Over a year ago, I played through Mass Effect on the Xbox 360 for my streaming audience, which is so jacked up, I actually had to purchase the digital copy of the game I already owned, at a premium at that ($20 at the time). Naturally, I wasn’t about to purchase the 360 version again, but I also didn’t want to purchase the PS2 version of Mass Effect without a way to transfer my original saved copy to the next game. Thankfully, EA fixed that when they released the Mass Effect Trilogy for the PS3, which included the previously unreleased original Mass Effect. Of course, that meant I would have to replay Mass Effect 1, which I had no problem with; the game is incredible. I think I got through a 60 hour game in a matter of two, maybe three weeks. My main goal was to be able to jump into Mass Effect 2 as quickly as possible.
After another 60 hours down, this time a little better spread out, I can say that Mass Effect 2 was a tale of contradictions. A familiar and similar, yet entirely different game than its predecessor, it’s a game that’s defined as much by what it does better than the first game as it is by what it’s inferior at.
For followers of my Twitter feed, they know that my first impressions weren’t quite as positive as they were for ME1 because of a deemphasis on the role playing elements, and more of an emphasis on the action sequences. At the time, I called it a “pew-pew-pew” shooter; this was definitely a third person shooter with stat-ups. However, the deeper I went, the more I realized that the actual role playing elements – the choices of Commander Shepard, and their impact – were still there, but the stat management was simply moved. Instead of managing my own team’s statistics (the level-up system in ME2, I feel, is woefully inadequate), I was now managing my ship’s resources, and in a more streamlined fashion at that. Gone were the days of driving around the mountains of some Godforsaken planet looking for metals; ME2’s system of remotely scanning planets and just throwing probes at anything that makes my controller rumble, while ultimately annoying due to how many planets there are, is FAR superior. The negative takeaway is that there were fewer side-missions to do that involved jumping onto a planet and blowing stuff up, but on the positive side, the missions that did involve blowing things up were heavily varied. The days of walking through the same compartments in different nodes are over, replaced by every mission being unique, with a unique landscape, unique characters, and unique goals. Though they were fewer and farther between, and somewhat annoying to acquire (often needing planet scanning), they were all interesting.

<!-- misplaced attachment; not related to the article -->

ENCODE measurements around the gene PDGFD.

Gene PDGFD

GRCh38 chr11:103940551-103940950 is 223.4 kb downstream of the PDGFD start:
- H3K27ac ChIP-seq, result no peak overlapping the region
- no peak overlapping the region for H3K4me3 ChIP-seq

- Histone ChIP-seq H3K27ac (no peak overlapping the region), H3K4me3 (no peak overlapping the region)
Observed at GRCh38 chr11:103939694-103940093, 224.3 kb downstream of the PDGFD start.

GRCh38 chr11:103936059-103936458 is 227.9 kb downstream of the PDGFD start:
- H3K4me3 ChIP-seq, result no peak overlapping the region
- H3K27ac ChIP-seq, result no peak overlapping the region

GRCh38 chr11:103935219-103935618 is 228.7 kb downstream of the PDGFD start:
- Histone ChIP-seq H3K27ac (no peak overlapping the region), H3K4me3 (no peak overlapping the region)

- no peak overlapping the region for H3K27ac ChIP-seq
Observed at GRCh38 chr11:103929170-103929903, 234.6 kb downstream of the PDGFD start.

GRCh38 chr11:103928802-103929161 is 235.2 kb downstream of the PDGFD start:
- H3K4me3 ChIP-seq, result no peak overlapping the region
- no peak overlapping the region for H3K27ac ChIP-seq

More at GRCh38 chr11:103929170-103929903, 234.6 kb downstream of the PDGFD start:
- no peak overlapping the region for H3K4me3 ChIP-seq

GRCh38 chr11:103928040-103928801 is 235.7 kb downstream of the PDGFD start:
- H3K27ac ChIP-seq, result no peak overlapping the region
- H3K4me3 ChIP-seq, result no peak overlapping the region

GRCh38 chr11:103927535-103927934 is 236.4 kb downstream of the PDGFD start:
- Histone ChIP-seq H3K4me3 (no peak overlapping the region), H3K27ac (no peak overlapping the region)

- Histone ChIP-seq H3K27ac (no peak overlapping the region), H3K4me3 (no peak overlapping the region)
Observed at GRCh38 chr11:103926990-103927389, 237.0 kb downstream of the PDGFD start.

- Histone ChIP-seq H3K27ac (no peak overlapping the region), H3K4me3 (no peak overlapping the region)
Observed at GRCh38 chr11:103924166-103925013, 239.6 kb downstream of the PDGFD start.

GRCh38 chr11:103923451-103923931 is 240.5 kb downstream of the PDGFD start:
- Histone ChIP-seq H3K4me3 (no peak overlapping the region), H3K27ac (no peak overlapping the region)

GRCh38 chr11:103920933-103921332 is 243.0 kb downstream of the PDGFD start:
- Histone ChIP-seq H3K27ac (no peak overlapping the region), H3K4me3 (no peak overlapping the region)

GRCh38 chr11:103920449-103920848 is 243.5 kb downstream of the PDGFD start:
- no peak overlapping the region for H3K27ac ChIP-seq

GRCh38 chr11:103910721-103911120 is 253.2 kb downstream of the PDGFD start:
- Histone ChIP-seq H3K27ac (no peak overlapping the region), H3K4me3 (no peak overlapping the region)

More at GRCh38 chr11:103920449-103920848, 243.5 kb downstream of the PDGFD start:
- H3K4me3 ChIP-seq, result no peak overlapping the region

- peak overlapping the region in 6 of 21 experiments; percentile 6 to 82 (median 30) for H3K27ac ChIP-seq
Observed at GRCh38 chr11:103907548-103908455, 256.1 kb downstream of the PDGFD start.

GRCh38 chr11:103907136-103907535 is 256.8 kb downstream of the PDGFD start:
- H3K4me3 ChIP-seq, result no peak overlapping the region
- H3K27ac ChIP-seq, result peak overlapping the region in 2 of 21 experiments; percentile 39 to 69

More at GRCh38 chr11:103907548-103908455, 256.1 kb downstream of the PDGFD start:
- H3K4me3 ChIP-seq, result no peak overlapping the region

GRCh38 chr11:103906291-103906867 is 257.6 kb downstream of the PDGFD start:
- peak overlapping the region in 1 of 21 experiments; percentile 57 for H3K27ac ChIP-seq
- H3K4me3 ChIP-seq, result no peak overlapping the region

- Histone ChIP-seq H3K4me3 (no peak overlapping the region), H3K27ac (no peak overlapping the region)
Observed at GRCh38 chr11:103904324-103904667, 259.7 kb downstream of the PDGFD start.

Above all, two things stood out for me that made Mass Effect 2 such a joy to play. The first is that there is a depth to each of the characters beyond what was there in Mass Effect 1. Each of the characters had depth in the first game, but in comparison, everyone seems like they’re in a state of adolescence; there’s a solid foundation, but they are yet to blossom. Two years in game time changes people tremendously, and subtle changes can appear tremendous for those who know where to look. Garrus comes off as being much more of a battle-scarred leader. Liara shows a bite to her personality. Tali, despite her rough circumstances, shows a lot more of a bubbly personality. Many of the new characters – particularly Mordin Solis – extend far beyond what some would consider archetypes and tropes. Even the boring, crappy characters, like Jacob and Miranda, are interesting. The best way I can describe it is that everyone in the game, from Shepard on down, is more “human” than they were in Mass Effect 1, even the aliens.